While traditional apparel players may have been nonchalantly brushing startups off as pesky but hardly significant players, these innovative new disruptors are quietly upending everything in the supply chain.
“Many industries are getting disrupted by smaller players, and this will happen in our industry as well,” Li & Fung Group CEO Spencer Fung said during a keynote at the Sourcing Summit Hong Kong. “In the U.S. now, there are more than 50 billion-dollar brands that people just don’t know about.”
That startling statistic should be enough to wake the industry’s biggest players from the slumber many have been stuck in. And according to Fung, these small but big brands are coming up fast.
“The smaller brands are starting—whether Amazon or Spotify or not—to become billion-dollar brands and that’s eating into the market share of, of course, a lot of us who are sitting here. And it’s also affecting us because the way they do things is completely different,” Fung said.
The thing about startups, and a reason Li & Fung has taken to employing them to push itself further in its journey toward the supply chain of the future, is that they are innovating the unencumbered business models that deliver on today’s demands. They are also helping to teach bigger players how to get out of their own way.
“A lot of startups have great ideas, they challenge us, they ask questions,” Fung explained. “In the beginning when startups challenged us, we said…‘We know sourcing, we’ve been doing it for 110 years (at that time), just do it this way.’ Now we’re much more open minded.” Now, Fung added, when new ideas land on the table, Li & Fung will test them to see what happens.
In one such case, the supply chain solutions company did an experiment with San Francisco-based startup Beta Brand to crowdsource product and sell it before sampling or making anything.
“Everything was done in 3-D design, we put it on the web, not a single sample was made, the consumer started buying it,” Fung said, explaining that the idea was to see whether consumers would buy product simply from a 3-D image. “I think the answer is a resounding yes. A lot of us are buying stuff on the internet, sometimes they’re not real, right, it’s a 3-D image and we don’t even know it. But the quality in the technology is getting so good now that the human eye is almost not able to recognize what’s real and what’s not.”
The idea runs almost completely counter to everything apparel supply chains have known.
“We were able to actually create something online, sell it, and then produce to it,” Fung said. “So it’s disrupting the flow of the traditional supply chain.”
And these disruptions are getting at some of the pain points that have plagued the sector, as things like crowdsourcing feel a lot like customization to the consumer, which means more of an emotional connection, which often means greater sales, fewer returns and a lot less leftover—or marked-down—inventory.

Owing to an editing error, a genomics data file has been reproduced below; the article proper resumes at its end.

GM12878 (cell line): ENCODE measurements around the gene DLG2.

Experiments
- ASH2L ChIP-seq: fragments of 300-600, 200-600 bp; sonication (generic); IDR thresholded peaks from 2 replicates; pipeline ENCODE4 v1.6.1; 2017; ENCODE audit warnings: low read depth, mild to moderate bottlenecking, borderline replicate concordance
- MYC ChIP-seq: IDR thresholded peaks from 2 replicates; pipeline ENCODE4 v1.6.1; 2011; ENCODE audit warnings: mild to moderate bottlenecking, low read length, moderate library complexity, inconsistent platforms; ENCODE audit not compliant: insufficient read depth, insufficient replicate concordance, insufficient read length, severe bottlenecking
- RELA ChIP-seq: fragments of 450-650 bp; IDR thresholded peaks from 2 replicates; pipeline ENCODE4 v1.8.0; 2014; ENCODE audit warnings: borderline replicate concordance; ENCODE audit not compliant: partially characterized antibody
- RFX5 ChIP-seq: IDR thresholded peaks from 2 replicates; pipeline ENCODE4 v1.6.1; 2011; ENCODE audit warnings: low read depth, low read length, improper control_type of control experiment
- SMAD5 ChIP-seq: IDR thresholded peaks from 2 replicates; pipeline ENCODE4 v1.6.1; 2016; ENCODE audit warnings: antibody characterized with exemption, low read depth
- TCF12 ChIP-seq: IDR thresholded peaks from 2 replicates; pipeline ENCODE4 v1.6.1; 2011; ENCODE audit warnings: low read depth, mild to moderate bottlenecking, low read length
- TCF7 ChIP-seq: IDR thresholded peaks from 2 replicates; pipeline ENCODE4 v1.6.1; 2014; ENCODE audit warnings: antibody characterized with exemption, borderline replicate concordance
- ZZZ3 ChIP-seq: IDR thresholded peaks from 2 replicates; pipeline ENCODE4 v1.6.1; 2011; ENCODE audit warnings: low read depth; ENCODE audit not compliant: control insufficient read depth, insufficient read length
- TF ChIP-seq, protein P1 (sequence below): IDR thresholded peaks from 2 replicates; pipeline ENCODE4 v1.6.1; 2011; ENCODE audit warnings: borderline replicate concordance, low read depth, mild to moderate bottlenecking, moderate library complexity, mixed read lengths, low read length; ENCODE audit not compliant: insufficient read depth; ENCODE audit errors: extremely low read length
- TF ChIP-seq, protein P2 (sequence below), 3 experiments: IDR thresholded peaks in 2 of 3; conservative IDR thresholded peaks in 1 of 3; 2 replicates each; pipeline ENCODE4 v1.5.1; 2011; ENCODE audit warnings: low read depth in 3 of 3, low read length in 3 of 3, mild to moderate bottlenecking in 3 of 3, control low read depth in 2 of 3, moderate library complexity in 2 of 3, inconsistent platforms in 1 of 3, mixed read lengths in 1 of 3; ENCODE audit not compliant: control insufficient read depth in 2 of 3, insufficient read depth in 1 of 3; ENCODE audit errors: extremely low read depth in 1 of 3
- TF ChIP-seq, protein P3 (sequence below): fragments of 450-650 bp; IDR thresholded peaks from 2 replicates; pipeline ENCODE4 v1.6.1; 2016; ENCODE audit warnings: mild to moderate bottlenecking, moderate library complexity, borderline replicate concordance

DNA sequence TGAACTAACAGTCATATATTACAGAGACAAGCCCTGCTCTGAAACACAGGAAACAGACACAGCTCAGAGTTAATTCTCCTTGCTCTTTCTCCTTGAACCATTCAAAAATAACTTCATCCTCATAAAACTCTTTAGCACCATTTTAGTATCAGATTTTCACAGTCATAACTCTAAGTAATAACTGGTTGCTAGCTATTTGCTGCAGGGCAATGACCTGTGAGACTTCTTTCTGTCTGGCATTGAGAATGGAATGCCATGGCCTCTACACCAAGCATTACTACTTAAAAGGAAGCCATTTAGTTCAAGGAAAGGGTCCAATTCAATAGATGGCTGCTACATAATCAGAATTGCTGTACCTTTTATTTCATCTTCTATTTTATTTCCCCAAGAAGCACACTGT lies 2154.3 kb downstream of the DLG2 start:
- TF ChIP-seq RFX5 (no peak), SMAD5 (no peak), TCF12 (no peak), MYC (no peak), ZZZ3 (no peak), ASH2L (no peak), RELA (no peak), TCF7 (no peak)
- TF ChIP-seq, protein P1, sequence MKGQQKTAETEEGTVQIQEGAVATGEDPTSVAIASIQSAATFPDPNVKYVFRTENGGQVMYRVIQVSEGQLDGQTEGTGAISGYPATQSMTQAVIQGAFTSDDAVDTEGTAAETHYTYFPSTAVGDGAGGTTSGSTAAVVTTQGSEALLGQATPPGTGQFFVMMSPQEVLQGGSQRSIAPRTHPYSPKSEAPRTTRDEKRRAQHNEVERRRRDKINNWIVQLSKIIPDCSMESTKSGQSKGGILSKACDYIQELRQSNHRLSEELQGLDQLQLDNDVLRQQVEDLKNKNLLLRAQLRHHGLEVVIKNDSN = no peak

“You can see the markdown effect of a lot of these business models,” Fung said. “But again, these are just experiments. Eventually we’ll have to scale that and we have no idea which business model will work in the future. But startups are testing, they’re growing and they’re actually coming up with brand-new business models to do things.”
More than just saving on sampling time, 3-D design, which Li & Fung has targeted as a key area of focus, has gotten so advanced that companies can simulate draping, change materials on the fly, adjust pattern placement from a smartphone, see how the product looks in stores and generate fashion shows where simulated models move just like their human counterparts. And with each progression and improvement in quality, it’s getting more and more challenging for people to separate the real from the virtual.
“The only thing that’s standing between us and what’s possible today is really mindset shift,” Fung said. “We’re dealing with a lot of resistance even internally, and externally, with some of our customers and suppliers to adopt these new technologies, but it’s there.”
Startups, however, have “zero problem” adopting these technologies and strategies, according to Fung.
“Some of the startups we work with, they’re all over this kind of stuff and are just kind of skating toward the future as this speed as a rabbit [while the rest of the supply chain trails behind as turtles]. And these are the things we have to eventually catch up to.”
Referring to these silent supply chain killers, Fung added, “They’re growing exponentially, all employing completely new and different business models, so these are the things we have to start continuing to scan on the horizon.”